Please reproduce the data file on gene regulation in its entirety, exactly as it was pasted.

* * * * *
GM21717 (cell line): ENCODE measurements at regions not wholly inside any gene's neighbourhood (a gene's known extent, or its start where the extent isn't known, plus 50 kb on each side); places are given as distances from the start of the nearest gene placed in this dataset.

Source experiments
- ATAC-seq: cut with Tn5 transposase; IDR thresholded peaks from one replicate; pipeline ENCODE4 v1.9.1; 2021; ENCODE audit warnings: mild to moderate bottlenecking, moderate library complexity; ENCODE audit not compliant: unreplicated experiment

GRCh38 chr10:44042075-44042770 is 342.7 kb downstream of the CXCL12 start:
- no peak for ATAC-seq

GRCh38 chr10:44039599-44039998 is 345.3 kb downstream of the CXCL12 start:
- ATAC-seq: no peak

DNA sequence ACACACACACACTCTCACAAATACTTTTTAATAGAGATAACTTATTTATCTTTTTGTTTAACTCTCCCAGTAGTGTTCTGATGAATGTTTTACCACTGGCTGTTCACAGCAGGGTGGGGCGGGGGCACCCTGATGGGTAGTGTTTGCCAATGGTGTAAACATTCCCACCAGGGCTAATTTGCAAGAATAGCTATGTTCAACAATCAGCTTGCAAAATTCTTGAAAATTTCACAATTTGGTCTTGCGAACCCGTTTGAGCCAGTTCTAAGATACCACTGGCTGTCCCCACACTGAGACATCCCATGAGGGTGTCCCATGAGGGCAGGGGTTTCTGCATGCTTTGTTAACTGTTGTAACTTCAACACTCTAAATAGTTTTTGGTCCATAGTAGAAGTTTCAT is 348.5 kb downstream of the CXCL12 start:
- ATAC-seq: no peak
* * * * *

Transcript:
GM21717 (cell line): ENCODE measurements at regions not wholly inside any gene's neighbourhood (a gene's known extent, or its start where the extent isn't known, plus 50 kb on each side); places are given as distances from the start of the nearest gene placed in this dataset.

Source experiments
- ATAC-seq: cut with Tn5 transposase; IDR thresholded peaks from one replicate; pipeline ENCODE4 v1.9.1; 2021; ENCODE audit warnings: mild to moderate bottlenecking, moderate library complexity; ENCODE audit not compliant: unreplicated experiment

GRCh38 chr10:44042075-44042770 is 342.7 kb downstream of the CXCL12 start:
- no peak for ATAC-seq

GRCh38 chr10:44039599-44039998 is 345.3 kb downstream of the CXCL12 start:
- ATAC-seq: no peak

DNA sequence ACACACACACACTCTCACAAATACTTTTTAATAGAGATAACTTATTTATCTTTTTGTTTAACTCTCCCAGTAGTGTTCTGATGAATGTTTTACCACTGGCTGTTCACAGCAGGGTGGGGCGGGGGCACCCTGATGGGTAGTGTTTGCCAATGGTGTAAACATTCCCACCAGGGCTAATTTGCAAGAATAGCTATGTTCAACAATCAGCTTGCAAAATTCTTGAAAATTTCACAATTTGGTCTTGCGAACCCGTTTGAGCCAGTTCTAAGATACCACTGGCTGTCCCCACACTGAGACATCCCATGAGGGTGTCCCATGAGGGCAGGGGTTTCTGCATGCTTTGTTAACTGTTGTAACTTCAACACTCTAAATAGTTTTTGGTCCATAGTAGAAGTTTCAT is 348.5 kb downstream of the CXCL12 start:
- ATAC-seq: no peak